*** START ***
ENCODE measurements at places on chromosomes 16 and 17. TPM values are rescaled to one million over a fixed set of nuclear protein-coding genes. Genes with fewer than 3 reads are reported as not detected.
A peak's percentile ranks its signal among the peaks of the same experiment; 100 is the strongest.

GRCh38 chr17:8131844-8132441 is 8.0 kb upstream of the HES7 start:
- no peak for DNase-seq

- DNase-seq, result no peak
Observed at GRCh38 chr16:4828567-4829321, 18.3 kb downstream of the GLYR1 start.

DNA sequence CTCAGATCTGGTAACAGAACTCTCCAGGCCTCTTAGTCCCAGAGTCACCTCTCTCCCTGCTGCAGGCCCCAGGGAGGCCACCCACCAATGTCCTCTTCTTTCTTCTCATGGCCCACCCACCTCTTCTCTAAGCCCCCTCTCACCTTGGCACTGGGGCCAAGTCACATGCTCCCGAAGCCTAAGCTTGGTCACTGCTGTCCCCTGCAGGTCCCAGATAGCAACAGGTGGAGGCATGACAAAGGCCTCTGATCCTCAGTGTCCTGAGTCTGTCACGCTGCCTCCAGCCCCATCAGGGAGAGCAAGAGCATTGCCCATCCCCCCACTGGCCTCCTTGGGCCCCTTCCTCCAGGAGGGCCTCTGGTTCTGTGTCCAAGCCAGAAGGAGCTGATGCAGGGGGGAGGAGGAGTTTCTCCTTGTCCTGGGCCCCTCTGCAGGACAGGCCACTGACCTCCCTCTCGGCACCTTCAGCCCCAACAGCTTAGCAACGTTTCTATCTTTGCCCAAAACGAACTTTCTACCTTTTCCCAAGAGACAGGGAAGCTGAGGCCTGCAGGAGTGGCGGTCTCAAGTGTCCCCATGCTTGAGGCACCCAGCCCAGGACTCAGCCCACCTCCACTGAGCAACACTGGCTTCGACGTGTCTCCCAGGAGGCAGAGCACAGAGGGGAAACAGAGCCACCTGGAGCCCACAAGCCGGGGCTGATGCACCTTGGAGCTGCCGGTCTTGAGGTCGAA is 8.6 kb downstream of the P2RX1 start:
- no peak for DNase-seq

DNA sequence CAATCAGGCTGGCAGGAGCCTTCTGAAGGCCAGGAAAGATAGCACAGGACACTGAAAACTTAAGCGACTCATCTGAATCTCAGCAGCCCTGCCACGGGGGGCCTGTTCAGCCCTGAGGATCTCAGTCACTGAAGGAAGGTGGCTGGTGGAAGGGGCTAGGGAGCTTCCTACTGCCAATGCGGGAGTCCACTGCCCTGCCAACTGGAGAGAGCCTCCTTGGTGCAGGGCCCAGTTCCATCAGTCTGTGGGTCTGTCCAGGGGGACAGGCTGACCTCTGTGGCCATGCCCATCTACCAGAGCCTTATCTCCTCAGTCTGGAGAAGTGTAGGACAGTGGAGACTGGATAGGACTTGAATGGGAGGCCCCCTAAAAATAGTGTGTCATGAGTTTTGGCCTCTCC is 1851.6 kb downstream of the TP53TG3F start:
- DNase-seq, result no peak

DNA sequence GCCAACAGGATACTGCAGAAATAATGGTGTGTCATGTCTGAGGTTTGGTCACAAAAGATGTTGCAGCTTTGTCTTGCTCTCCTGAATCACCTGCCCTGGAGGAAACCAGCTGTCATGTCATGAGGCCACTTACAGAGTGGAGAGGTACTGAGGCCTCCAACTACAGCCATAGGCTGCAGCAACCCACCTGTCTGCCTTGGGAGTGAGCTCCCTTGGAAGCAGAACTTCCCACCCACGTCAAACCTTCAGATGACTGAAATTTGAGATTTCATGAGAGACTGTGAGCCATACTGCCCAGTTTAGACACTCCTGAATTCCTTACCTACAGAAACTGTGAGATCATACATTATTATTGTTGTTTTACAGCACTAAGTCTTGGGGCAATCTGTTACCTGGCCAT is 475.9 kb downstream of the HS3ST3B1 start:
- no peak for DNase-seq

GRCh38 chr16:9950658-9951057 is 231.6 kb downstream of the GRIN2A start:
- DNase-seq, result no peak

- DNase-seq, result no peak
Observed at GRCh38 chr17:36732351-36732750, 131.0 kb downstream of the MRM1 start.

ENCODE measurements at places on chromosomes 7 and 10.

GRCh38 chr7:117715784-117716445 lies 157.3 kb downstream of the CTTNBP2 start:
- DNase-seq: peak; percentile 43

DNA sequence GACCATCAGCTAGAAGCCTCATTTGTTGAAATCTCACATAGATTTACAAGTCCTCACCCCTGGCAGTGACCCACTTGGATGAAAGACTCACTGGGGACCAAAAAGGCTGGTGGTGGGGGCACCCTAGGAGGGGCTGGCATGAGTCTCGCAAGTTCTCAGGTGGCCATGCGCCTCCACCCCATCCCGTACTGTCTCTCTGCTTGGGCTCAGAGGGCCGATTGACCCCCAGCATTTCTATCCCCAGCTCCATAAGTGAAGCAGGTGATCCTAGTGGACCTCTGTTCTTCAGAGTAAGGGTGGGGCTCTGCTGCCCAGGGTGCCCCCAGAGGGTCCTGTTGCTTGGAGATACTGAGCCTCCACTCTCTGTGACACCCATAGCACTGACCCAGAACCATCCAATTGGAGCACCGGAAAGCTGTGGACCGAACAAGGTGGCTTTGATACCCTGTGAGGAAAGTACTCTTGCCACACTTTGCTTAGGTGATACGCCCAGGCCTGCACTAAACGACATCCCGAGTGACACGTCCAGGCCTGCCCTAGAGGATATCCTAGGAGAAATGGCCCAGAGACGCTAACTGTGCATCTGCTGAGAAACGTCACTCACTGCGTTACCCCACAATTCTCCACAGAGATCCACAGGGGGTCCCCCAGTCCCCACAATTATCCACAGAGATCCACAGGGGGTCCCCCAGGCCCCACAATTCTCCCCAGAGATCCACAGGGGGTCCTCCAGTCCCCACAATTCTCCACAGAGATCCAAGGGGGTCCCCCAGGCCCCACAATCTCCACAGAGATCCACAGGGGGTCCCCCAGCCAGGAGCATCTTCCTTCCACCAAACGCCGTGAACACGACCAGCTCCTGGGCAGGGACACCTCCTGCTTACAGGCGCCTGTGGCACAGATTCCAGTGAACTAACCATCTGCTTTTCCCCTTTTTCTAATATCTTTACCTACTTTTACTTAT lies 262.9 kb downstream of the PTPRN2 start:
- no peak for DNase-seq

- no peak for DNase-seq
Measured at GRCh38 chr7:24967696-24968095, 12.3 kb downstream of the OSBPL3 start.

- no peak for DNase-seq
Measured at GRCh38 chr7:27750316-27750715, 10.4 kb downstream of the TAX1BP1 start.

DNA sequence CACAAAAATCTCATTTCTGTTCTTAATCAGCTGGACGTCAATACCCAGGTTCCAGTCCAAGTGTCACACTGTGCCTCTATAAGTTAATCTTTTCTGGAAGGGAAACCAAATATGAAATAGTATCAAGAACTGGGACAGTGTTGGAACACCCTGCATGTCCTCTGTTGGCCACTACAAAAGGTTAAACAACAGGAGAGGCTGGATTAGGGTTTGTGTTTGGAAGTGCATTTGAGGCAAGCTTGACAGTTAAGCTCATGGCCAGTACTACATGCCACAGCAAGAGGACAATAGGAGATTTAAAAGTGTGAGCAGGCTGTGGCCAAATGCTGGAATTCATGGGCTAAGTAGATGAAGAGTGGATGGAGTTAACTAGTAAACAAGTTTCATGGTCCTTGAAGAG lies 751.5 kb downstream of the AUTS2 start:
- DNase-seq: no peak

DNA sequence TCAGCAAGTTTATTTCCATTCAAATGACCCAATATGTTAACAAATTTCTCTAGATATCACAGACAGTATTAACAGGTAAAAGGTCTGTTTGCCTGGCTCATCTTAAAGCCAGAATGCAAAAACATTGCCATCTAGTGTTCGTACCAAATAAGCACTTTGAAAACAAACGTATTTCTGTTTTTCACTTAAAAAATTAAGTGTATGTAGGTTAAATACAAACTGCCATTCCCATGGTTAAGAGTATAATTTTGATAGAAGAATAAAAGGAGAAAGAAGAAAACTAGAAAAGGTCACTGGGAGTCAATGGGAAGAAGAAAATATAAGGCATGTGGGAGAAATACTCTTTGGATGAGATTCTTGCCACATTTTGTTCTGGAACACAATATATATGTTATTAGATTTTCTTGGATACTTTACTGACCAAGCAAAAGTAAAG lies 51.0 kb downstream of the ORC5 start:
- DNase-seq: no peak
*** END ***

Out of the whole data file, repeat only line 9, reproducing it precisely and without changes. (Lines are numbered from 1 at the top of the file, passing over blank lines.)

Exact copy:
DNA sequence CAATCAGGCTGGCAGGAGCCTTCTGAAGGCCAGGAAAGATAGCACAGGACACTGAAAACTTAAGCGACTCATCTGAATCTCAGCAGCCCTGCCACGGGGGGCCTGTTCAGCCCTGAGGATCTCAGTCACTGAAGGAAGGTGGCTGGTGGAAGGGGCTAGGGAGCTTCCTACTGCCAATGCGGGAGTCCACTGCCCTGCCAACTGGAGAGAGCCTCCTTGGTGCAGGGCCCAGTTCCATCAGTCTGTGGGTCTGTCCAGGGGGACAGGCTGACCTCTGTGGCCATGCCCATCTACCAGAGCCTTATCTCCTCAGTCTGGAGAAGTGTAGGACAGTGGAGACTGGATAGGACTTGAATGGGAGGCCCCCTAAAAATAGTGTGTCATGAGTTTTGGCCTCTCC is 1851.6 kb downstream of the TP53TG3F start: